Durango: Violence and criminal activity along the highways are a continuing security concern. U.S. government personnel may travel outside of the city of Durango only during daylight hours on toll roads. Between 1 a.m. and 6 a.m., U.S. government personnel must abide by the Embassy-imposed curfew and remain within the city of Durango.

The State de Mexico (includes Toluca and Teotihuacan): U.S. citizens should defer all non-essential travel to the municipalities of Coacalco, Ecatepec, Nezahualcoyotl, La Paz, Valle del Chalco, Solidaridad, Chalco, Ixtapaluca, and Tlatlaya due to high rates of crime and insecurity, unless traveling directly through the areas on major thoroughfares. Avoid traveling on any roads between Huitzilac, Morelos, and Santa Martha, the State de Mexico, including the Lagunas de Zempoala National Park and surrounding areas.

Guanajuato (includes San Miguel de Allende and Leon): No advisory is in effect.

Guerrero (includes Acapulco, Ixtapa, Taxco, and Zihuatanejo): Personal travel to the entire state of Guerrero, including Acapulco, is prohibited for U.S. government personnel. Self-defense groups operate independently of the government in many areas of Guerrero. Armed members of these groups frequently maintain roadblocks and, although not considered hostile to foreigners or tourists, are suspicious of outsiders and should be considered volatile and unpredictable.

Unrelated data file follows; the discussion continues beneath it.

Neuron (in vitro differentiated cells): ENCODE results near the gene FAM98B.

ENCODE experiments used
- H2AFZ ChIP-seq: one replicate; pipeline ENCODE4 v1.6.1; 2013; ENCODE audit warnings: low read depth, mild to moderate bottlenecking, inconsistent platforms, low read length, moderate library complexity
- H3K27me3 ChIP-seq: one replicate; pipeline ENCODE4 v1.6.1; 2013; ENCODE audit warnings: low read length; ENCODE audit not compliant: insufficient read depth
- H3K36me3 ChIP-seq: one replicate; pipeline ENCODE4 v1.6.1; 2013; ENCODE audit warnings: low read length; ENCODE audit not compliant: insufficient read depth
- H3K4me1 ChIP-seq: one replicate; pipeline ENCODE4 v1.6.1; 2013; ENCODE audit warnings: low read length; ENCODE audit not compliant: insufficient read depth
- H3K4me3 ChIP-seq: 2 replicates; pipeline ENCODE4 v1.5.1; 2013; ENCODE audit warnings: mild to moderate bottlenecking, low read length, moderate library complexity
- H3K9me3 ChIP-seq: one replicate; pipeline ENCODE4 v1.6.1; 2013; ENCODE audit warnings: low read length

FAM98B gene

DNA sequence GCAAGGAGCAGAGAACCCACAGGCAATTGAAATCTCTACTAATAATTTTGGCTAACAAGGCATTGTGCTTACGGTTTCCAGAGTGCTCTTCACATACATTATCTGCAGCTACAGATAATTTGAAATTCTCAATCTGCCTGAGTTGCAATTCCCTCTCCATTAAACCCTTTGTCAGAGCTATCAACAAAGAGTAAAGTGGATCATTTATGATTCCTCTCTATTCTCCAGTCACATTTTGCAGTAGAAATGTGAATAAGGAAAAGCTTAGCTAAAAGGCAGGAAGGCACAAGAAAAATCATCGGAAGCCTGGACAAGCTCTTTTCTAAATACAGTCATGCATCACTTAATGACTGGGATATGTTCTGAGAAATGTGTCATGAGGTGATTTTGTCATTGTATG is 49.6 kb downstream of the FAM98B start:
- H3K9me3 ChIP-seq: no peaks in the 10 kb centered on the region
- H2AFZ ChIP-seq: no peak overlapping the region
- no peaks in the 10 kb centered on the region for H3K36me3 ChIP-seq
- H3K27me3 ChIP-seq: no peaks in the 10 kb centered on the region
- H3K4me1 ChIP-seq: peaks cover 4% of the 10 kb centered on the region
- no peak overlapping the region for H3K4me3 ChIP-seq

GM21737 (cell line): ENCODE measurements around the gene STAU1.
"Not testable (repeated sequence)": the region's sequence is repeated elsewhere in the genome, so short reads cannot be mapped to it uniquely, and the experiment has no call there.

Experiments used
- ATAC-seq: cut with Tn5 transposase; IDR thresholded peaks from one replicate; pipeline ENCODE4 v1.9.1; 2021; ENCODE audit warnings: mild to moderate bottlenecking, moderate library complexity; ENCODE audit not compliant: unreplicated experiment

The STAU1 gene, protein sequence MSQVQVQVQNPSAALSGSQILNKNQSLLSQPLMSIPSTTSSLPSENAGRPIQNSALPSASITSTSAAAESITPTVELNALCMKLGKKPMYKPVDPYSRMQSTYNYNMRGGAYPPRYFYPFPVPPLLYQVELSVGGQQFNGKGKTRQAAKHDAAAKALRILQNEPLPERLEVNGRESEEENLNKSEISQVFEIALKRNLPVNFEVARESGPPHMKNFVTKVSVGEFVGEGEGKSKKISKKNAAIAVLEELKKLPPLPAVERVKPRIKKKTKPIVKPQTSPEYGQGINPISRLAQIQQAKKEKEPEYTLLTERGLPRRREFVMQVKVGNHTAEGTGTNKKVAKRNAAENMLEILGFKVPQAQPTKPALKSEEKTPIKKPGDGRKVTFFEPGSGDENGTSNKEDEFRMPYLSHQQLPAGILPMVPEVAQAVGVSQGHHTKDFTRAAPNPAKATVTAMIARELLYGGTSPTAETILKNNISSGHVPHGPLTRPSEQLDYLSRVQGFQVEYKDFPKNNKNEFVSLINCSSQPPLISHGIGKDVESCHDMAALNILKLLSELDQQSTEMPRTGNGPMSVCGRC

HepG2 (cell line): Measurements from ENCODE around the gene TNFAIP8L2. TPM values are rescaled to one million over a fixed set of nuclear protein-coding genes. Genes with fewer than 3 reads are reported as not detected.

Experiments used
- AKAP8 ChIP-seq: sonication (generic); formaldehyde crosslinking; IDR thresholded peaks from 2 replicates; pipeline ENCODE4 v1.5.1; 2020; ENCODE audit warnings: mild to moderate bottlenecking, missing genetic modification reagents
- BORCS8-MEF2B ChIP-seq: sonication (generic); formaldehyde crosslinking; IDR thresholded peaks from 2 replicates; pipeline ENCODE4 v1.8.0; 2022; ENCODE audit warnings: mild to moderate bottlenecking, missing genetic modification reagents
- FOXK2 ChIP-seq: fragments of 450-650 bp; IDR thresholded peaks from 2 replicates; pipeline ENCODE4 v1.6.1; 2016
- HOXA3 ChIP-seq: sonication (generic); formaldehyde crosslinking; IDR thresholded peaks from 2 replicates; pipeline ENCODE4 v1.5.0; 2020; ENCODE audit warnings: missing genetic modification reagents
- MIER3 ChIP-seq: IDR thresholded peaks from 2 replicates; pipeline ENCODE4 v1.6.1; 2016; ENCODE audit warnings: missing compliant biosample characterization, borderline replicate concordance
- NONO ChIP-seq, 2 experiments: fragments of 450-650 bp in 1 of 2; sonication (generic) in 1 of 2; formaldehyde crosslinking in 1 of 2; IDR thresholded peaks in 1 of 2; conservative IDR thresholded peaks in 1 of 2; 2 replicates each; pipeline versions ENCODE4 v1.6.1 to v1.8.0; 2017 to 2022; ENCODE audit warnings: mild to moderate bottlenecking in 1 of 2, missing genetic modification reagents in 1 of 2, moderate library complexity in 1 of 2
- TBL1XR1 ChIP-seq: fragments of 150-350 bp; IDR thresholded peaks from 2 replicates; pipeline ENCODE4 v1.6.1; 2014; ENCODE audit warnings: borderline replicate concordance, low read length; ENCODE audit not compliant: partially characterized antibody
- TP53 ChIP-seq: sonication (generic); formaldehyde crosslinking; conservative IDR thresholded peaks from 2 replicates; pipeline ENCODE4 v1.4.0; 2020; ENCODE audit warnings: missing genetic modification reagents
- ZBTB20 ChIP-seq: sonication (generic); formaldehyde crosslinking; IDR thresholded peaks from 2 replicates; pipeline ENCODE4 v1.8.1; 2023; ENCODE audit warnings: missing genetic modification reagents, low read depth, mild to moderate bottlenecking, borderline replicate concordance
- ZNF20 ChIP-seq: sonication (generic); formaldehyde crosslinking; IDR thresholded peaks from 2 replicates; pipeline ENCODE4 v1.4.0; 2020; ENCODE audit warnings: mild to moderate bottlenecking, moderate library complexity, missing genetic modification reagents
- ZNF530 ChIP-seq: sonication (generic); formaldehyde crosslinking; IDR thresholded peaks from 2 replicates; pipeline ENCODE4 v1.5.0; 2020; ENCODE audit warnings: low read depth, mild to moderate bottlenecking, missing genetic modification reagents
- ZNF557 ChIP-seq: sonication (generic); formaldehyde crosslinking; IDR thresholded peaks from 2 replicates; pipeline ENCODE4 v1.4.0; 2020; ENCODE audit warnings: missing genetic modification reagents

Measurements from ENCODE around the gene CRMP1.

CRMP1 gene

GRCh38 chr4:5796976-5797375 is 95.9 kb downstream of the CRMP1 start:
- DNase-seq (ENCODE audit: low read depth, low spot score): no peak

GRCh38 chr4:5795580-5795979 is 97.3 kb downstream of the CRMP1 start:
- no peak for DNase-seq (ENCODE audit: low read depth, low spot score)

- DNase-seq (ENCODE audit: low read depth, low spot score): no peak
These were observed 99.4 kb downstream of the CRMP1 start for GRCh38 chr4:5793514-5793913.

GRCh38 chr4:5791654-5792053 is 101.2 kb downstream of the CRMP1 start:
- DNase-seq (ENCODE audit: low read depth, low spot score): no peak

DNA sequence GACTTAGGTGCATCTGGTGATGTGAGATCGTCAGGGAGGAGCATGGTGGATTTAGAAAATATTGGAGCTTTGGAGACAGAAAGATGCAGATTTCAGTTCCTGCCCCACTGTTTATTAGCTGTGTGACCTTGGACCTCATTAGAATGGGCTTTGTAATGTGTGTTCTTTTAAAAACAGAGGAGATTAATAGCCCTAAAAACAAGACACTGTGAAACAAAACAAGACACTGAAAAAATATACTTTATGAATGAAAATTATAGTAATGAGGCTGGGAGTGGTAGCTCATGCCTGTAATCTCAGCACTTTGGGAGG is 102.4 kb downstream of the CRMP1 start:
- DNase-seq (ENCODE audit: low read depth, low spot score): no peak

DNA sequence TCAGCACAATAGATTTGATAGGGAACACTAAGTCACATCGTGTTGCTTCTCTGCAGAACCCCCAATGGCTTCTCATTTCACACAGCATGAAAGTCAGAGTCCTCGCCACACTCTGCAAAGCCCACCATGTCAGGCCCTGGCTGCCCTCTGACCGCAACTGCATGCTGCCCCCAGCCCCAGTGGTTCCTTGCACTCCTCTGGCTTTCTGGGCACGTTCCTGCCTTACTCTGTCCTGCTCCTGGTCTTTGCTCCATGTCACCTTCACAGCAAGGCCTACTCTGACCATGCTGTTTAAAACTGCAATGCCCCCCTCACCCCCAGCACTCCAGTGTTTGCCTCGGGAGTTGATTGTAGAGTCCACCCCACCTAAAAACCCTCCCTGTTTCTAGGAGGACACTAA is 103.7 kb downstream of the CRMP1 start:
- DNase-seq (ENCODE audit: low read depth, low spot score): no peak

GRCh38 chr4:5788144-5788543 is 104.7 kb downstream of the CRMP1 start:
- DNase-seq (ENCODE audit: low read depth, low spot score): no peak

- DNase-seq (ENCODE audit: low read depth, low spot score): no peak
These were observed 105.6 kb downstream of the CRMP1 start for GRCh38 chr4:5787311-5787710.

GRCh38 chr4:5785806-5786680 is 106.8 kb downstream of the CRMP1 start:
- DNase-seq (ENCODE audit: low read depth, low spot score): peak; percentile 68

Hidalgo: No advisory is in effect.

Jalisco (includes Guadalajara, Puerto Vallarta, and Lake Chapala): U.S. citizens should defer non-essential travel to areas that border the states of Michoacán and Zacatecas because of continued instability. U.S. government personnel are prohibited from personal travel to areas of Jalisco that border Zacatecas, intercity travel after hours, and from using Highway 80 between Cocula and La Huerta. U.S. government personnel are authorized to use Federal toll road 15D for travel to Mexico City; however, they may not stop in the town of La Barca or Ocotlan for any reason.

Mexico City (formerly known as the Federal District): No advisory is in effect.

Michoacan (includes Morelia): U.S. citizens should defer non-essential travel to the state of Michoacan, except the cities of Morelia and Lazaro Cardenas, and the area north of federal toll road 15D. U.S. government personnel are prohibited from traveling by land in Michoacan except on federal toll road 15D during daylight hours. Flying into Morelia and Lazaro Cardenas is permitted for U.S. government personnel.